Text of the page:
1. Imagine you’re your best friend. If you were, what would you tell yourself right now? Look in the mirror and say it.
2. Use your commute for a “Beauty Scavenger Hunt.” Find five unexpected beautiful things on your way to work.
3. Help someone. Carry a bag, open a door, or pick up an extra carton of milk for a neighbor.
4. Check in with your emotions. Sit quietly and just name without judgment what you’re feeling.
5. Write out your thoughts. Go for fifteen minutes on anything bothering you. Then let it go as you burn or bin the paper.
6. Choose who you spend your time with today. Hang out with “Radiators” who emit enthusiasm and positivity, and not “Drains” whose pessimism and negativity robs energy.
7. Stroke a pet. If you don’t have one, go to the park and find one. (Ask first!)
8. Get positive feedback. Ask three good friends to tell you what they love about you.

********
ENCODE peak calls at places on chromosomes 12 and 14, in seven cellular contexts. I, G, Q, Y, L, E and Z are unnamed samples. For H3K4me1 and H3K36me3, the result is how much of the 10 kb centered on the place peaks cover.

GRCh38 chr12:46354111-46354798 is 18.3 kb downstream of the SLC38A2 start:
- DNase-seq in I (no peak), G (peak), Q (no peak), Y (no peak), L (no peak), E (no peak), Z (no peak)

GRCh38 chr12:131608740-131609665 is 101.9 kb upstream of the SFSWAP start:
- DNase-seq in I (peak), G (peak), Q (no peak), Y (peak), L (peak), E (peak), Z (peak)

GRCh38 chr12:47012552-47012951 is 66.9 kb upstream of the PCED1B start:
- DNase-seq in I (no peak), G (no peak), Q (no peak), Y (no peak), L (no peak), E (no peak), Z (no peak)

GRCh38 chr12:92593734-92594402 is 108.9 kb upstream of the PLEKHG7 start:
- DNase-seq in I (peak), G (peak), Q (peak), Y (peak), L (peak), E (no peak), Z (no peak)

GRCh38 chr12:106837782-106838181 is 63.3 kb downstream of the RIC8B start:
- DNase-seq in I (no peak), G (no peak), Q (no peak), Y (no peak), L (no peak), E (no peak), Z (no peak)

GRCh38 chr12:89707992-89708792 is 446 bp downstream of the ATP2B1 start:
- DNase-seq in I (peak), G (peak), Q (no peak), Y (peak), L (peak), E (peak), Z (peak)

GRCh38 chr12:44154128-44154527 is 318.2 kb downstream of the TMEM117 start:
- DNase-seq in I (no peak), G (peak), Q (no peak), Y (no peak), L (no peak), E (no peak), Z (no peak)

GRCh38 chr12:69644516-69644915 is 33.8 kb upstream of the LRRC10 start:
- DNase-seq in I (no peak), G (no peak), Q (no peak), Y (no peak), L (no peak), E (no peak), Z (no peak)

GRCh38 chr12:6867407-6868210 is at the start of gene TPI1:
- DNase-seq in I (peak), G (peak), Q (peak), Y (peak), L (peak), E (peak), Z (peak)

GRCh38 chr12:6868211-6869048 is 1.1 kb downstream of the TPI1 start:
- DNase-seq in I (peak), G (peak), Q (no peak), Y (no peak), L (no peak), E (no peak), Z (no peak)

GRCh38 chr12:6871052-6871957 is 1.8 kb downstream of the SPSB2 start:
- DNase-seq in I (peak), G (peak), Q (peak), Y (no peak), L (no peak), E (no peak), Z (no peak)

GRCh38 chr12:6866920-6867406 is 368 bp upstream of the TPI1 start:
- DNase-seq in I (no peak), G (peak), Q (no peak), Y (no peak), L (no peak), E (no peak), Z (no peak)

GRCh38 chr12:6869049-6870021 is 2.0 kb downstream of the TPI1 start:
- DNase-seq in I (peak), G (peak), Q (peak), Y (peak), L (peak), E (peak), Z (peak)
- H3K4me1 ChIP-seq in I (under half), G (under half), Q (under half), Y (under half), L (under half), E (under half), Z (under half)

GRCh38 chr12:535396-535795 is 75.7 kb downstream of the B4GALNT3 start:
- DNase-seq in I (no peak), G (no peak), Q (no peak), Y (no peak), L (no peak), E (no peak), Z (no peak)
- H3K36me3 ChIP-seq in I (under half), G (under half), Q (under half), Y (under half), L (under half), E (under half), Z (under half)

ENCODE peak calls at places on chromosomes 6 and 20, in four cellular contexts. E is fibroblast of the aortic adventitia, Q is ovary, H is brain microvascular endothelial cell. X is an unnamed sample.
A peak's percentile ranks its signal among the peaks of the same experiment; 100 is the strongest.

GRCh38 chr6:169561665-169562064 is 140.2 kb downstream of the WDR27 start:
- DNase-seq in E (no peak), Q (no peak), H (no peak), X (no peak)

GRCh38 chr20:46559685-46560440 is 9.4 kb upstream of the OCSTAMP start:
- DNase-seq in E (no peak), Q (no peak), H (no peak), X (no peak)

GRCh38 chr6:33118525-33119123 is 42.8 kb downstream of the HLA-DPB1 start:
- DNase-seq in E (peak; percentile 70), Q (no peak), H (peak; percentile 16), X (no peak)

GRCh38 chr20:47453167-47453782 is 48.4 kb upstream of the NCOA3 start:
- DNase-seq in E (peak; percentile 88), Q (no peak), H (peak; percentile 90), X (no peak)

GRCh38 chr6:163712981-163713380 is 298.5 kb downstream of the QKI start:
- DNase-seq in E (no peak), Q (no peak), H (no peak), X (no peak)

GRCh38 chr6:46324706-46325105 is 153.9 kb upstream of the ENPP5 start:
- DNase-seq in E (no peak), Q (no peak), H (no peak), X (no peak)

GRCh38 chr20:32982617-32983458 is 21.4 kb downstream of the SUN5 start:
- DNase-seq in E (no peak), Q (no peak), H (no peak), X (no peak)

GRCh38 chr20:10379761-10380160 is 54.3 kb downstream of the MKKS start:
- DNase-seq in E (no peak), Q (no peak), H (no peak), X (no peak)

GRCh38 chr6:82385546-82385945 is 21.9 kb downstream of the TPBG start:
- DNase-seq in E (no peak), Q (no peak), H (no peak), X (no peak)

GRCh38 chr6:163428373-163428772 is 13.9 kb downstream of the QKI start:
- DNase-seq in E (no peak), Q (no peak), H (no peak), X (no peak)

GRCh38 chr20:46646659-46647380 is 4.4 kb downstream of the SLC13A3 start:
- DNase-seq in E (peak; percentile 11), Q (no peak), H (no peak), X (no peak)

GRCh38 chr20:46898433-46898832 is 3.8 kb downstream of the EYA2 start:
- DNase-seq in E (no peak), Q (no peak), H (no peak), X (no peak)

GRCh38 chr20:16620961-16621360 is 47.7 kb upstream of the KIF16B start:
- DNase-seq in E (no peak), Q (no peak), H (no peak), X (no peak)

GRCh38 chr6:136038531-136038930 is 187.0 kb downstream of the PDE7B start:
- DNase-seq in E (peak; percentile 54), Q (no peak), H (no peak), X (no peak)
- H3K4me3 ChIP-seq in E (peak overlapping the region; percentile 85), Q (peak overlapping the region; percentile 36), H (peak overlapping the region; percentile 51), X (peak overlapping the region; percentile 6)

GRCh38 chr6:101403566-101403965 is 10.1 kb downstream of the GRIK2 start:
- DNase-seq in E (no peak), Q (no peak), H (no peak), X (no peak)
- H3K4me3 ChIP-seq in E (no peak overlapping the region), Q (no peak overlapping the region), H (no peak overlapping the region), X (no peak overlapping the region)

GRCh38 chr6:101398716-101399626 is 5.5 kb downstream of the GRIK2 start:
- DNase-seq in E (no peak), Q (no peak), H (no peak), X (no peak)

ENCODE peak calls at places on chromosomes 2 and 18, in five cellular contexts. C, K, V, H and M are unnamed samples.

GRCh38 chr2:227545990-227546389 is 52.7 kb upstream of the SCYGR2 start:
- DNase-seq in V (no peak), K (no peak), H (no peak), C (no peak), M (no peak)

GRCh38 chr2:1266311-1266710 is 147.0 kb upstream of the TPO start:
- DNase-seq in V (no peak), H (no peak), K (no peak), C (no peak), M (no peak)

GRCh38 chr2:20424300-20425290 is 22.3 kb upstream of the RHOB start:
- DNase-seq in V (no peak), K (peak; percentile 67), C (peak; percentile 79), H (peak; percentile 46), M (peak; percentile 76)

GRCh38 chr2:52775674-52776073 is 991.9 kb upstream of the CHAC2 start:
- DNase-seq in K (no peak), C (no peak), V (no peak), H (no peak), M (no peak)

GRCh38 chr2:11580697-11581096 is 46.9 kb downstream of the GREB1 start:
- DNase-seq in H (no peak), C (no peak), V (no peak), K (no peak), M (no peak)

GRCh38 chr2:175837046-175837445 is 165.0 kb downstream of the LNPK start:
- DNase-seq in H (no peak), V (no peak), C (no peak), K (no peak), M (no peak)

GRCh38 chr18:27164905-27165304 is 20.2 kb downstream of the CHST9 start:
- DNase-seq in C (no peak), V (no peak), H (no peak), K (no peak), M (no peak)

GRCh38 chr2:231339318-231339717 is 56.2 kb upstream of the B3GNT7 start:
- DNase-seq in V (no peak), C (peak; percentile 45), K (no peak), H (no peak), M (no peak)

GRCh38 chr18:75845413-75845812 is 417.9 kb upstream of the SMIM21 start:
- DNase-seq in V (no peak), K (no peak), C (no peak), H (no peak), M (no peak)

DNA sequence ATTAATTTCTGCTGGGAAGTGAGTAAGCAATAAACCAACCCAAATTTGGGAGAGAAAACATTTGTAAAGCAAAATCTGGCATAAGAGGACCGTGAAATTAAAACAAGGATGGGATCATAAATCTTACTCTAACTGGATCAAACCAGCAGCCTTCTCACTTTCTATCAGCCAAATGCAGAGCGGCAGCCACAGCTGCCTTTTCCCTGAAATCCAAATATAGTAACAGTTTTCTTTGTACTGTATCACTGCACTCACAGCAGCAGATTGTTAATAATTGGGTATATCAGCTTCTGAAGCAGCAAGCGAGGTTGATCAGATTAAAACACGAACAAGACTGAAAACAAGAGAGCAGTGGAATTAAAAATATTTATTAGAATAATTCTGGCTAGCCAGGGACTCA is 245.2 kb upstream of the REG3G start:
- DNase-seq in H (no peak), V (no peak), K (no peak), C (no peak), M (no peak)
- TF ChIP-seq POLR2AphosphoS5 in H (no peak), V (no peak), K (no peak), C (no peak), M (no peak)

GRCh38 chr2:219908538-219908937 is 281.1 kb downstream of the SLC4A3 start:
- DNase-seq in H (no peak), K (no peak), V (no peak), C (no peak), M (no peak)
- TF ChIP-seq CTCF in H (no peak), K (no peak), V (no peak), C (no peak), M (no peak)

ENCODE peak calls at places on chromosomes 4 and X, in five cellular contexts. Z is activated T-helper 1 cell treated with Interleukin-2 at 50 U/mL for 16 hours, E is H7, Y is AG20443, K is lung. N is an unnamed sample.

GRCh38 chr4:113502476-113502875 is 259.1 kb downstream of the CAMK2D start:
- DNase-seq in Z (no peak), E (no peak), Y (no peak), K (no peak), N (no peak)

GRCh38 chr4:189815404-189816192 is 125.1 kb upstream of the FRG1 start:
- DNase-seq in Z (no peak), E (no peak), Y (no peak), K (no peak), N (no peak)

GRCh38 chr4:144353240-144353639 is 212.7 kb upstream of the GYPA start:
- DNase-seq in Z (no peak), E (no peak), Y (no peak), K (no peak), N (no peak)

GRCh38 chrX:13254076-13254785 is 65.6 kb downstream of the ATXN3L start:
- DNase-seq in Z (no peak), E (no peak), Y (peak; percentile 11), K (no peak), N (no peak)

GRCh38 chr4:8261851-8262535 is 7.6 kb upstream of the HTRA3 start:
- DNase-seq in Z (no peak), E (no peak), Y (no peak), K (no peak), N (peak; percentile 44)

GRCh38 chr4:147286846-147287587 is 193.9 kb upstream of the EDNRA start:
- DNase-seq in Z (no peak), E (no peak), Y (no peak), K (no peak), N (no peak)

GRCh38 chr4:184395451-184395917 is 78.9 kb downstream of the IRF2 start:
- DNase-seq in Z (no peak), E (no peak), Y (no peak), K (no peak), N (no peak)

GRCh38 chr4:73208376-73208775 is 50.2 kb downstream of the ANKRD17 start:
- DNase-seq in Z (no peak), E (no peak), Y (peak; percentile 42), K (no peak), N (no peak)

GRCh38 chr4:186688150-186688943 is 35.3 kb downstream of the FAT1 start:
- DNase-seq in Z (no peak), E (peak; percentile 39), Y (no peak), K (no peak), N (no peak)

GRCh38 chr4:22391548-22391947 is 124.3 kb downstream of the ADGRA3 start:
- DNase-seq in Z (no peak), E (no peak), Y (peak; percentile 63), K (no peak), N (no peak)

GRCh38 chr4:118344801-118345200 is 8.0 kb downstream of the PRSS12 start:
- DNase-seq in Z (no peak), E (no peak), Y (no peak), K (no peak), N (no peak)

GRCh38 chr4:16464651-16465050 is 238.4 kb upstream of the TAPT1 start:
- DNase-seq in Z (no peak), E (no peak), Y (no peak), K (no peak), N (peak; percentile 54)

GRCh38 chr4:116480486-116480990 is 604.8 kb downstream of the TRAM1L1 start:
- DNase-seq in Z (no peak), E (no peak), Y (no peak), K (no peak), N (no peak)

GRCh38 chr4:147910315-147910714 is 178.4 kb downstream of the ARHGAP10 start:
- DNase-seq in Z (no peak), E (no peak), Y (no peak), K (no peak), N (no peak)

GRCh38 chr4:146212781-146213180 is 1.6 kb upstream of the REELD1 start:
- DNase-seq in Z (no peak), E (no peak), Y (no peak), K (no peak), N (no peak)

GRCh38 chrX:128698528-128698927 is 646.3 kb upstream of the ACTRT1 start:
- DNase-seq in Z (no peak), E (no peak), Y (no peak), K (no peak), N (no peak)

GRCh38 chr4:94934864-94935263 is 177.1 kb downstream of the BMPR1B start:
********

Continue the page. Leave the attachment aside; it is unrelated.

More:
9. Make a small connection. Have a few sentences of conversation with someone in customer service such as a sales assistant or barista.
10. Splurge a little. Buy a small luxury as a way of valuing yourself.
11. Have a self-date. Spend an hour alone doing something that nourishes you (reading, your hobby, visiting a museum or gallery, etc.)
12. Exercise a signature strength. Think about what you’re good at, and find an opportunity for it today.
13. Take a home spa. Have a long bath or shower, sit around in your bathrobe, and read magazines.
14. Ask for help—big or small, but reach out.
15. Plan a two-day holiday for next weekend. Turn off your phone, tell people you’ll be away, and then do something new in your own town.
For Ellen Bard's full article 45 Simple Self-Care Practices for a Healthy Mind, Body, and Soul click here